Conference play began with devastating news: forward Craig Victor’s dismissal from the program. Victor and Ben Simmons held down the paint in the previous season, frankly because guys like Darcy Malone, Brian Bridgewater, and Elbert Robinson III just aren’t even with the level of forward talent a winning team would need in the SEC. Mock the conference and it’s lack of basketball aptitude all you want, it’s full of big men who need to be guarded by bigger men. Once Victor was dismissed from the team, LSU was left with new forward Duop Reath, the aforementioned Bridgewater and Robinson III, an undersized Aaron Epps, freshman Wayde Sims, and walk on turned scholarship player Brandon Eddlestone.
From that moment on, the defense visibly struggled to put together any form of effective communication or paint presence. At every press conference following a home loss, players would mention needing to put a larger focus on talking and communicating on defense during practice. Every following result would prove otherwise. The conference opener against Vanderbilt was LSU’s first without Craig Victor, a 96-89 loss. The Tigers would fail to hold an opponent under 75 points for the rest of the season, giving up 90+ points on eight occasions. This included a 106-71 loss to Florida, officially LSU’s worst conference loss in the PMAC ever.
Poor defense can’t be completely blamed on your post players. Granted, that’s where the blame begins, but it goes a bit deeper than bad match ups in the paint. LSU consistently turned the ball over over a dozen times every single game, and finished second worst in the conference in that category. More turnovers lead to more scoring opportunities for the other team, especially fastbreak opportunities. Poor defense, still, goes deeper than undersized post players and sloppy offense, and it brings us to the reason of why we’re here today: bad coaching.
Coaching isn’t limited to recruiting, play-calling, and a general style philosophy. Motivation goes a long way, especially in college sports where the seasons are much shorter than their professional counterparts. Once the Tigers lost Victor, got down on themselves and got trounced a few times, it would take a great kick in the ass to turn the team around to a squad to be proud of, a kick they never received, or were never willing to receive. After the shellacking by Florida, watching the team was a chore, and you got the feeling that no one, including the players, really wanted to be there. They didn’t think they had a chance to turn it around, therefore they knew they didn’t have a chance. It was a truly disheartening experience to watch both the team and the fans quit after all the fun they had in the previous four seasons. That Snow Dome game seems so far away now.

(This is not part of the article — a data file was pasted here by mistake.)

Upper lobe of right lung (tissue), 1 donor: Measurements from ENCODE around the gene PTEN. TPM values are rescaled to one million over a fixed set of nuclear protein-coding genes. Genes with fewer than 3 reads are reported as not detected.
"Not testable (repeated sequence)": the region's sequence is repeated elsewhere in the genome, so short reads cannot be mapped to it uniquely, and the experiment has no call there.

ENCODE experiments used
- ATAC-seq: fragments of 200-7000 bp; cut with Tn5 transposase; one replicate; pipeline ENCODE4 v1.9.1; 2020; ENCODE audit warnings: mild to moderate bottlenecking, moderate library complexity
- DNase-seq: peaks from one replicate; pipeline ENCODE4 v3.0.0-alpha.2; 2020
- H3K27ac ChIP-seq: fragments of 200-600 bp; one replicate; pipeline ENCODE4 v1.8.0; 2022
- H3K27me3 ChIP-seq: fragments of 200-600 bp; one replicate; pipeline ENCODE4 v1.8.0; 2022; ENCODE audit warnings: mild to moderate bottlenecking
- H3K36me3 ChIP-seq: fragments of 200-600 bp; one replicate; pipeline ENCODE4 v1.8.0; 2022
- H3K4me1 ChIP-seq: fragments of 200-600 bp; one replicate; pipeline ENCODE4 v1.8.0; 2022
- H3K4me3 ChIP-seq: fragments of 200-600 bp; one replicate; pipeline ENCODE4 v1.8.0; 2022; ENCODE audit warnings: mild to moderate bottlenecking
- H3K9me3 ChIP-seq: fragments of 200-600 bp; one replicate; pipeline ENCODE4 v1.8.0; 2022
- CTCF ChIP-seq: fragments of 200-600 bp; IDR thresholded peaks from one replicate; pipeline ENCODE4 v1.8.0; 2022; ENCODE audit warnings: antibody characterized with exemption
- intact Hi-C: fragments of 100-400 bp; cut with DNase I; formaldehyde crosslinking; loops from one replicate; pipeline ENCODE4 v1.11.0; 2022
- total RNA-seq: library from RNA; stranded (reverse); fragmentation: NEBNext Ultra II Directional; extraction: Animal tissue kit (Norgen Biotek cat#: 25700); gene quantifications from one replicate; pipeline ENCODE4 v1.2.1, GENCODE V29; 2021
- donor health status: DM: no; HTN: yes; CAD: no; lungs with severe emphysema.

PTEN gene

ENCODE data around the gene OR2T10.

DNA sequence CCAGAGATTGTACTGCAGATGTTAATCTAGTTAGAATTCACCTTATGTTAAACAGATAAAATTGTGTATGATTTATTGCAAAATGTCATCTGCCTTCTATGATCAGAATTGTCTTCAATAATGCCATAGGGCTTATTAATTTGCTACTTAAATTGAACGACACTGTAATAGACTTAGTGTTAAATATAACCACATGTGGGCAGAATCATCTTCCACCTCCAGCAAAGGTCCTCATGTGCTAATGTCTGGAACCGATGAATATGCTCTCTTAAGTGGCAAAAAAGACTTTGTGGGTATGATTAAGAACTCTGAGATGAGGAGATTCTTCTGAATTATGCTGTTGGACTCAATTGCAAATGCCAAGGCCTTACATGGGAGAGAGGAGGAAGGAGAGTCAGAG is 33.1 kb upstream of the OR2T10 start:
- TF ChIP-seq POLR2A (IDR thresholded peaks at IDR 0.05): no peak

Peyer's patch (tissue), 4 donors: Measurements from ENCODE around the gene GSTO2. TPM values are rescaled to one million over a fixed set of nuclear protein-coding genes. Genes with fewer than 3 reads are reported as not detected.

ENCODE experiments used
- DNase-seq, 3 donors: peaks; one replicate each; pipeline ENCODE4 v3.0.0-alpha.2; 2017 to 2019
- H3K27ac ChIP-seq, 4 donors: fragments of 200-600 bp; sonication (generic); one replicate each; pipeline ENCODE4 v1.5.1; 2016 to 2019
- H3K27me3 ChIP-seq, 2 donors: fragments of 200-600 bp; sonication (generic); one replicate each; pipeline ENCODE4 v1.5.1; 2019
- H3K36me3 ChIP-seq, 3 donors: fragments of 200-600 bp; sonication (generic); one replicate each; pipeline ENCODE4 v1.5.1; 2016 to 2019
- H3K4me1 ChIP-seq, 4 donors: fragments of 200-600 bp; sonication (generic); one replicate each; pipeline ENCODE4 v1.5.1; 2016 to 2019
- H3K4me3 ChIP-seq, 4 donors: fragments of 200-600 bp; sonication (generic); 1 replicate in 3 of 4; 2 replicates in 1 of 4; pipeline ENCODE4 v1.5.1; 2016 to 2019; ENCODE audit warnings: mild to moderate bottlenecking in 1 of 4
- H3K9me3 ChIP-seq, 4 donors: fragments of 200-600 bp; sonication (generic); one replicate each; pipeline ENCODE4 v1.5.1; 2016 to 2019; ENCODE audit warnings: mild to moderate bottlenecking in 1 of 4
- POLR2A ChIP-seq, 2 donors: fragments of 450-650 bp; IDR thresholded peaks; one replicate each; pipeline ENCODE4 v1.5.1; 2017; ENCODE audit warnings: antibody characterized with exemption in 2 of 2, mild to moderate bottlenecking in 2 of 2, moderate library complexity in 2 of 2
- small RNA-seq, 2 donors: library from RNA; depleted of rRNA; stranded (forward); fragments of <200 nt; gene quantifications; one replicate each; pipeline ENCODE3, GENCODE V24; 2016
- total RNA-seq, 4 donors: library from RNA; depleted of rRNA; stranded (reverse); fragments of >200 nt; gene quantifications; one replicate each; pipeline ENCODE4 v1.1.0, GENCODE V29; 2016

As Athletic Director Joe Alleva put it, “Much of the process of singling out and interviewing candidates will likely have to wait for the college basketball season to conclude. I ask for your patience as we move forward in this process.”
So while I’m sure there are some names in mind for Alleva & Friends, on the surface it seems like it’s really anyone’s guess as to who will be in charge of the 2017-18 squad. We’ve got a lot of time on our hands until then, so let’s watch baseball and make some wild guesses in the meantime!
Reasonable, with LSU connections:
Eric Musselman, Head Coach of Nevada
Connection: Former LSU assistant for 2014-15, their last NCAA appearance.
Why you should want him: Led Nevada to a CBI Championship, 24-14 (10-8) record in his first year. He’s currently in his second year with the Wolf Pack in which they are 25-6 (14-4) and Mountain West Regular Season Champions.
Why you might not want him: While his current successes at Nevada cannot be ignored, this is literally his second season as a college head coach. He coached three seasons in the NBA for the Warriors and Kings for a combined 108-138, but that’s mostly irrelevant.
Bryce Drew, Head Coach of Vanderbilt
Connection: Born in Baton Rouge, son of former LSU assistant (under Dale Brown) Homer Drew.
Why you should want him: This is his first season as the head coach of Vanderbilt, leading them to an 18-14 (10-8) record. Vandy bounced back from a four game skid and an 8-10 record to knock off Florida earlier this season and win ten of their last fourteen contests. He was the head coach of Valparaiso for five seasons before being hired away to Vanderbilt, boasting a combined record of 124-49 (65-19 Horizon), two NIT appearances, four Horizon regular season championships, two Horizon Tournament championships, and two NCAA Tournament appearances. Alleva mentioned wanting a “proven winner” and Drew, while young, really fits that bill.